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Fernando Soler-Casanova, Alberto Young, Jacob McPeek and Sterling Neilly

Step 1:

In your web browser, go to the website: www.codeblocks.org

Step 2:

Click on the Downloads Tab on the toolbar

Step 3:

You are now given 3 options for downloading Code::Blocks, select the “download the binary release” option.

Step 4: Installation Instructions for Mac (Windows Users Skip to Step 19)

On the next page, you are given the option to select which codeblocks setup package you wish to download based on your operating system (Windows, Linux 32-bit, Linux 64-bit, Mac). Click on the link for Mac OS X given at the top of the page.

Step 5:

Once you have clicked on the Mac OS X link, you will see table with three titles (File, Date, and Download from), click on the first link under the “Download from” title. This will redirect you to a website that will automatically begin downloading the Code::Blocks installation file onto your computer.

Step 6:

After a few seconds, a zip file containing the Code::Blocks application should appear to begin downloading at the bottom of your web browser, once the download is complete, simply click on the file at the bottom of your web browser.

Step 7:

After clicking the file, a new window should pop up, which is the finder on mac, with the code blocks application present, double click on the Code::Blocks application to launch it.

Step 8:

After double clicking on the application, Code::Blocks will launch and take you to the applications home screen.

Step 9:

In the middle of the applications home screen, you will see a link titled “create a new project”, click on this.

Step 10:

A new window should now appear, which gives you many options for what type of application/project you would like to begin creating, select the “console application” option and click on the “Go” button on the top right side of this window.

Step 11:

Next you will be taken through a setup wizard, which will simply ask you to configure your project. The first step of the setup wizard is an introduction to the setup wizard; just click the “Next” button located at the bottom of this window to proceed to the next step.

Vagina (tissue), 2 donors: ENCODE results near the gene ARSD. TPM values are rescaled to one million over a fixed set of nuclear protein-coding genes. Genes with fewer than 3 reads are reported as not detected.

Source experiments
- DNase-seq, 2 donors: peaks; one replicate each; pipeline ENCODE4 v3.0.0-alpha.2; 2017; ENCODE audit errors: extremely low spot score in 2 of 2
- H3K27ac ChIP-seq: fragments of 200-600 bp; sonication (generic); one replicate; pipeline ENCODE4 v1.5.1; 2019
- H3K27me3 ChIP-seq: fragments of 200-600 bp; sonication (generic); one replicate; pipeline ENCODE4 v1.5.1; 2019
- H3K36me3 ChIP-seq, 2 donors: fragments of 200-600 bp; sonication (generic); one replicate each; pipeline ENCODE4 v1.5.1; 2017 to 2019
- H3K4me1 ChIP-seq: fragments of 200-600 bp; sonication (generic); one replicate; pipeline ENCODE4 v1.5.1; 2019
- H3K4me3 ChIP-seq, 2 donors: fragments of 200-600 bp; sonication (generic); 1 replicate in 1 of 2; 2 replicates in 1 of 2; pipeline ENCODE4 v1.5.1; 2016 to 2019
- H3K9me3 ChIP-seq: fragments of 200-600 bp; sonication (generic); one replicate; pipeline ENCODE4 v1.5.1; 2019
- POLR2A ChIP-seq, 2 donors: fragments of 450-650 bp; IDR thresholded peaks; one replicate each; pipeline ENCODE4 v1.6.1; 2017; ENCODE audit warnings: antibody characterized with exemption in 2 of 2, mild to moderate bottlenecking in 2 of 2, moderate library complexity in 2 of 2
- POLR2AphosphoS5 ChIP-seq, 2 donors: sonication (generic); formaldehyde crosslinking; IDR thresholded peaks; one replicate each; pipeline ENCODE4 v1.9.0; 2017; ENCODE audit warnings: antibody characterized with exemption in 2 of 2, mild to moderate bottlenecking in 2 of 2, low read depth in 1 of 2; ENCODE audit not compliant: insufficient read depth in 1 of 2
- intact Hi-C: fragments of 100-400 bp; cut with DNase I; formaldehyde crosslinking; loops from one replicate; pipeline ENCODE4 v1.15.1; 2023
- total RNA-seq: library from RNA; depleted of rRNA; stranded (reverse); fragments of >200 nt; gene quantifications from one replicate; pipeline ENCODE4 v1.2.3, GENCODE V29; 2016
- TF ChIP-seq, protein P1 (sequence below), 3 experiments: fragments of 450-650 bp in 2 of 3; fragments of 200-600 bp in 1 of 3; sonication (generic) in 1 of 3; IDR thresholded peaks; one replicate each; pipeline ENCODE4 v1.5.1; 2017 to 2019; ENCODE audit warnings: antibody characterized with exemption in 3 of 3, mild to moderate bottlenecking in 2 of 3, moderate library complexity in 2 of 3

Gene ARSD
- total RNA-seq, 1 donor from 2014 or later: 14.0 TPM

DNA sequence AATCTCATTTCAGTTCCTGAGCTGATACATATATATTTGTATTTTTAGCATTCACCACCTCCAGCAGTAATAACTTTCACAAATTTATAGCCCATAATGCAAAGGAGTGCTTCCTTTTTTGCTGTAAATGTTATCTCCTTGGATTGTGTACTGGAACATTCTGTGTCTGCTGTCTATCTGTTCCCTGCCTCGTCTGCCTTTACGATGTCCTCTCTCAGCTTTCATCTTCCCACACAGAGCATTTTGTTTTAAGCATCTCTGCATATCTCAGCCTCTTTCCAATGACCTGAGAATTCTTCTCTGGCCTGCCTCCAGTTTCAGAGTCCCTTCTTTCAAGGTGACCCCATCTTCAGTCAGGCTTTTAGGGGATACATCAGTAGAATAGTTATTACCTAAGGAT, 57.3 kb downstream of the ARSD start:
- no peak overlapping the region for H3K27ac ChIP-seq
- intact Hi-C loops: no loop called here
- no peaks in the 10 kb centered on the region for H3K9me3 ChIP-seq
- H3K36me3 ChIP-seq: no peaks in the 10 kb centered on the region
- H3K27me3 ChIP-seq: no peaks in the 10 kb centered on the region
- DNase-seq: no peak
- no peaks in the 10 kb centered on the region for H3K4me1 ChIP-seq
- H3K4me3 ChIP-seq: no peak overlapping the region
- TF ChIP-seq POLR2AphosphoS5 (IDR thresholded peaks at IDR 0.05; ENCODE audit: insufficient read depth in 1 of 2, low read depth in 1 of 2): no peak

Step 12:

The next step will ask what programming language you wish to use for your new project, you will be given the option to choose either C or C++, for our purposes, select “C++”, and click the “Next” button located at the bottom of this window.

Step 13:

The next step will ask you to create a title for your project and to specify a folder where your project will be stored once you save it. To create a title for your project, simply type in a name in the first text box titled “Project title”. (Note: Avoid titles with spaces as well as symbols, if you wish to space out something use an underscore ( _ ) instead of a space). Once you create a title, you will notice the third and fourth text field will automatically fill out, so you don’t have to worry about those.

Step 14:

Next you will select where you wish your project to be saved, so that you know where to access it at a later time. This can be done by clicking on the small square button at the end of the text field titled “Folder to create project in”. A new window should appear after clicking the small square button that allows you to select a folder on your computer you wish to have your project created in. Simply select the desired folder, and click the “Choose” button located at the bottom right corner of the current window. Once you have done this, you will be taken back to the previous window, you can now press the “Next” button located at the bottom of this window.

Step 15:

The next step will ask you to configure the compiler you wish to use, for our purposes, the default selection are perfect, so there is no need to change anything on this step. Press the “Finish” button located at the bottom of this window, to complete the setup wizard.

Step 16:

Now you are almost ready to begin writing code! At the left side of the Code::Blocks window, you will notice a rectangular section titled management, which has various tabs. If it isn’t already selected, click on the projects tab to view your projects file path. Under the “Projects” tab, will see a category titled “Workspace”, which has a tiny arrow to the left of it. Click on this arrow to either show or hide all of this categories content.

Step 17:

You will now see below the “Workspace” category there is a sub category with the name you chose for your project, this is your project and all of its contents.

Step 18:

Under your project’s title, you will see a folder called “Sources”, this is where the files containing the code you will be writing are found. If it isn’t already showing, click the small triangle to the left of the “Sources” folder to show its contents. You will now see a file titled “main.cpp” under the Sources folder, this is the file your code will be written in. Double click on “main.cpp” to open it. This will open your code at the large text area to the right of the “main.cpp” file you just clicked. You are ready to begin coding!

Step 19: Installation Instructions for Windows (Mac Users Skip to Step 38